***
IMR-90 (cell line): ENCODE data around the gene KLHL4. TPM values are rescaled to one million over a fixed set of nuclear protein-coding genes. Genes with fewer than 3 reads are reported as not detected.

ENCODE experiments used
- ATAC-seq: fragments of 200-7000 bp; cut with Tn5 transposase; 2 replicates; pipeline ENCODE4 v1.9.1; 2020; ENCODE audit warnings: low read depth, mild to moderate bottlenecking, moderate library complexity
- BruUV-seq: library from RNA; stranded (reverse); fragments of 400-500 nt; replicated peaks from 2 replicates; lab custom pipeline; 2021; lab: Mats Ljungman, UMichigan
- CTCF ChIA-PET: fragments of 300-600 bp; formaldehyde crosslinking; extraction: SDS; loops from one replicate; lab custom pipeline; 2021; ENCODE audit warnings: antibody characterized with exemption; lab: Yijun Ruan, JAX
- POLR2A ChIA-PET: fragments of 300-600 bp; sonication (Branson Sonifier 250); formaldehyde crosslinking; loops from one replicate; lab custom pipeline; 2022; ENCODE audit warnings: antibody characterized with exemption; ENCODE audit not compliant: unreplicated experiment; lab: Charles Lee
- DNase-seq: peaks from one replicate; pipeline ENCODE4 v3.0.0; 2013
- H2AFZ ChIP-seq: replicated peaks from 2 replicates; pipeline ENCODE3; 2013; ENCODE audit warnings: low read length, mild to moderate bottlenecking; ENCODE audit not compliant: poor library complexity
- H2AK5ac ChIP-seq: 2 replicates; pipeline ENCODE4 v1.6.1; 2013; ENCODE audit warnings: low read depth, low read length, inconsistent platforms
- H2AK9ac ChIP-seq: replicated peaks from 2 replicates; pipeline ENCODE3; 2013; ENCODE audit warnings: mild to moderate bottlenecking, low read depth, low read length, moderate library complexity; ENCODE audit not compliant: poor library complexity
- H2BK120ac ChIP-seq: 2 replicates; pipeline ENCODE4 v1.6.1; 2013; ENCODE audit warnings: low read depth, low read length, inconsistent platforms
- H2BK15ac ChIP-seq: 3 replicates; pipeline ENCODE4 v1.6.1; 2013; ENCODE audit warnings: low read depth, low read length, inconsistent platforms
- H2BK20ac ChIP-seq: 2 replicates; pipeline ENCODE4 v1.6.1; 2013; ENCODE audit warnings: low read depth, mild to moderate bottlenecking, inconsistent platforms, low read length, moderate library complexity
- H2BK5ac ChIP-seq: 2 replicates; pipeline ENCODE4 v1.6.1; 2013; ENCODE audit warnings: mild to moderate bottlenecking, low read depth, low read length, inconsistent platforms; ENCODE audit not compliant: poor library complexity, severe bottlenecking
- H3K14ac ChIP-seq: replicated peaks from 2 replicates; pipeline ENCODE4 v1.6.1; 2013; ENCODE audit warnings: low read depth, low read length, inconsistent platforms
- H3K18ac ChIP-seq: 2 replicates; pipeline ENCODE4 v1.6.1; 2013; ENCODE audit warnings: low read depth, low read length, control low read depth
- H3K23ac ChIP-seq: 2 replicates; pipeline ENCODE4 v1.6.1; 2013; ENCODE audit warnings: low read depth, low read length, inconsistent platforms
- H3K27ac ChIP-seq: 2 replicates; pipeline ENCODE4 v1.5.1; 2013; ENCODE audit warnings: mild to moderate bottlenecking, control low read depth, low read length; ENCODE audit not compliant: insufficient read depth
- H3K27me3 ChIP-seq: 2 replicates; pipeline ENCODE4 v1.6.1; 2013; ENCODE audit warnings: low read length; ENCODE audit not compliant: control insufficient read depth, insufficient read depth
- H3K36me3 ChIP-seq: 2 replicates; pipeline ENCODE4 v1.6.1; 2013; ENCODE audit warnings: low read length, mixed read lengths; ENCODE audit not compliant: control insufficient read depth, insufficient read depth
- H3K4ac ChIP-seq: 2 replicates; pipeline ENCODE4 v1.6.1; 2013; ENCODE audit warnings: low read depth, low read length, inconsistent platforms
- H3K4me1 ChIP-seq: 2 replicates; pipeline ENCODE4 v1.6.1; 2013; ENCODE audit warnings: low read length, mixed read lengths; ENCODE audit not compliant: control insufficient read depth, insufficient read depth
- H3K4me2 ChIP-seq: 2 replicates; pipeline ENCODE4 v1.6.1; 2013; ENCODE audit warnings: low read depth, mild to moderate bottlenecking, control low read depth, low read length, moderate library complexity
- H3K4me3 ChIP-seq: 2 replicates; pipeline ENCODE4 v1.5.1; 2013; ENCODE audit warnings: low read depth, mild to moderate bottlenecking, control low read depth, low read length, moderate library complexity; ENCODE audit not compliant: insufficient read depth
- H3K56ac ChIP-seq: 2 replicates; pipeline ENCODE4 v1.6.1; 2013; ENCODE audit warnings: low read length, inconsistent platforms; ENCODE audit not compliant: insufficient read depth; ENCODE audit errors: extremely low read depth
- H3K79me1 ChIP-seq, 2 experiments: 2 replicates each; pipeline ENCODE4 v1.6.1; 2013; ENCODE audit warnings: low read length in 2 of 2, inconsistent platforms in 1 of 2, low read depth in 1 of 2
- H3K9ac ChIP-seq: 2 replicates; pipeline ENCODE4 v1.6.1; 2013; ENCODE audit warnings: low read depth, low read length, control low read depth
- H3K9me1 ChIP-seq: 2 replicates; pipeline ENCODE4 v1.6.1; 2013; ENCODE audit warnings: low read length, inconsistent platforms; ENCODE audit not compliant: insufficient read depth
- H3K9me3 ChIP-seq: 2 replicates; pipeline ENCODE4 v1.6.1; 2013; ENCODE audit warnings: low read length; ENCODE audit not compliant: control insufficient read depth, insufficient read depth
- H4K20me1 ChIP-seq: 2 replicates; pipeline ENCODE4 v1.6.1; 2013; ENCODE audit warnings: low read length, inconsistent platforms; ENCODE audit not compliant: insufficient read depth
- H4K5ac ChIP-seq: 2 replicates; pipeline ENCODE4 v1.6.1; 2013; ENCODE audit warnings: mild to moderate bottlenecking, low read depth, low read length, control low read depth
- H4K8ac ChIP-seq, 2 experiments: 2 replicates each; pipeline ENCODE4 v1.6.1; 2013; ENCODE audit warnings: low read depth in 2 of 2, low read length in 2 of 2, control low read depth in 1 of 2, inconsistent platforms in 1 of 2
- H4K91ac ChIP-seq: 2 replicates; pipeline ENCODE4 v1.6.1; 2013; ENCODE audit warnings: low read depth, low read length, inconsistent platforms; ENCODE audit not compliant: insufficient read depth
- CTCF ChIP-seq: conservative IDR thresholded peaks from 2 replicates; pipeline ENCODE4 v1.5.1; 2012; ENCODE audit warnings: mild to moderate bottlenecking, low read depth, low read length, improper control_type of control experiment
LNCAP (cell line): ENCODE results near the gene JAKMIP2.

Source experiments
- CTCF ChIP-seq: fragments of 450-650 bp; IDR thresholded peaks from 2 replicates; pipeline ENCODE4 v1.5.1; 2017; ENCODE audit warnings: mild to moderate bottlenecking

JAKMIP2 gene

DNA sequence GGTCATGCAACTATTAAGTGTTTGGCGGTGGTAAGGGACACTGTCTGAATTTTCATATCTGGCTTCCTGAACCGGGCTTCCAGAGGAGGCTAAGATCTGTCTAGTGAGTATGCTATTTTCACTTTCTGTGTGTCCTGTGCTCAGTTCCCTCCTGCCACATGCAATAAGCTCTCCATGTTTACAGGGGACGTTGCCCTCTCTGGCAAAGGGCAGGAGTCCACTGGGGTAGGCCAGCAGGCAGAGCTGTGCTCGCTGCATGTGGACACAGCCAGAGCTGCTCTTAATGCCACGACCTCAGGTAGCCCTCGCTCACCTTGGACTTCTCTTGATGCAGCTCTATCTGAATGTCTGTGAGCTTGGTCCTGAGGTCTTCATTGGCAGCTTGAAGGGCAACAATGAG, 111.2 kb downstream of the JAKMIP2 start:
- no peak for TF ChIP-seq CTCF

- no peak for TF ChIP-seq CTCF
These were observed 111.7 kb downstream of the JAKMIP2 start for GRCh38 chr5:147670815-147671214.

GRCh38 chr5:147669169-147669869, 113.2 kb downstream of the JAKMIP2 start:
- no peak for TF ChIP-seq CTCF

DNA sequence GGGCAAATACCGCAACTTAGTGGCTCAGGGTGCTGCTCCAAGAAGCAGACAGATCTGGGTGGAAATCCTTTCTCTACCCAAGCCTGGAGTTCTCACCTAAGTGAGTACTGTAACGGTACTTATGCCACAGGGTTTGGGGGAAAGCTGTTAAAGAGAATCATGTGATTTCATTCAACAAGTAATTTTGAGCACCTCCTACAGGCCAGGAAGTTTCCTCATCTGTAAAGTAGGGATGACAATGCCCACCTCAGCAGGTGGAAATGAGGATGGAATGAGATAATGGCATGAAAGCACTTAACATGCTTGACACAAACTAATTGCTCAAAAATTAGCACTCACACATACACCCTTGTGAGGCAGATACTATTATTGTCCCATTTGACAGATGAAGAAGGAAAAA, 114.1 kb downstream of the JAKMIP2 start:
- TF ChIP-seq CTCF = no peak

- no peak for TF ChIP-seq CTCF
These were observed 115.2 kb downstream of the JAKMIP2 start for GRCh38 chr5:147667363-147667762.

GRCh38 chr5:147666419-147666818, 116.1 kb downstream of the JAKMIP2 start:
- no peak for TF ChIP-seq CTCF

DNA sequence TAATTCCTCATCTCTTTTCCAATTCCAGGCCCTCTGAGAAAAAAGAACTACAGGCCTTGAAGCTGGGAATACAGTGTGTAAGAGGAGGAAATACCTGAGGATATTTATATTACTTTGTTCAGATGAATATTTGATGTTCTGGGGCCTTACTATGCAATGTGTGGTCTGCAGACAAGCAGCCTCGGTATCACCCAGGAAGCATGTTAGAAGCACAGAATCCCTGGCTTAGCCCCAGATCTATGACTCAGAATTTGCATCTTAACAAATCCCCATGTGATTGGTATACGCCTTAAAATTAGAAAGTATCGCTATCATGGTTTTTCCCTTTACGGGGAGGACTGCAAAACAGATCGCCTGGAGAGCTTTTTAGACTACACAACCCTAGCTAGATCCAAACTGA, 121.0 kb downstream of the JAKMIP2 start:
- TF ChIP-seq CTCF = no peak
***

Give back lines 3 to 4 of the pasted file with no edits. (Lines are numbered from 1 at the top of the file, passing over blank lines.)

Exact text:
- ATAC-seq: fragments of 200-7000 bp; cut with Tn5 transposase; 2 replicates; pipeline ENCODE4 v1.9.1; 2020; ENCODE audit warnings: low read depth, mild to moderate bottlenecking, moderate library complexity
- BruUV-seq: library from RNA; stranded (reverse); fragments of 400-500 nt; replicated peaks from 2 replicates; lab custom pipeline; 2021; lab: Mats Ljungman, UMichigan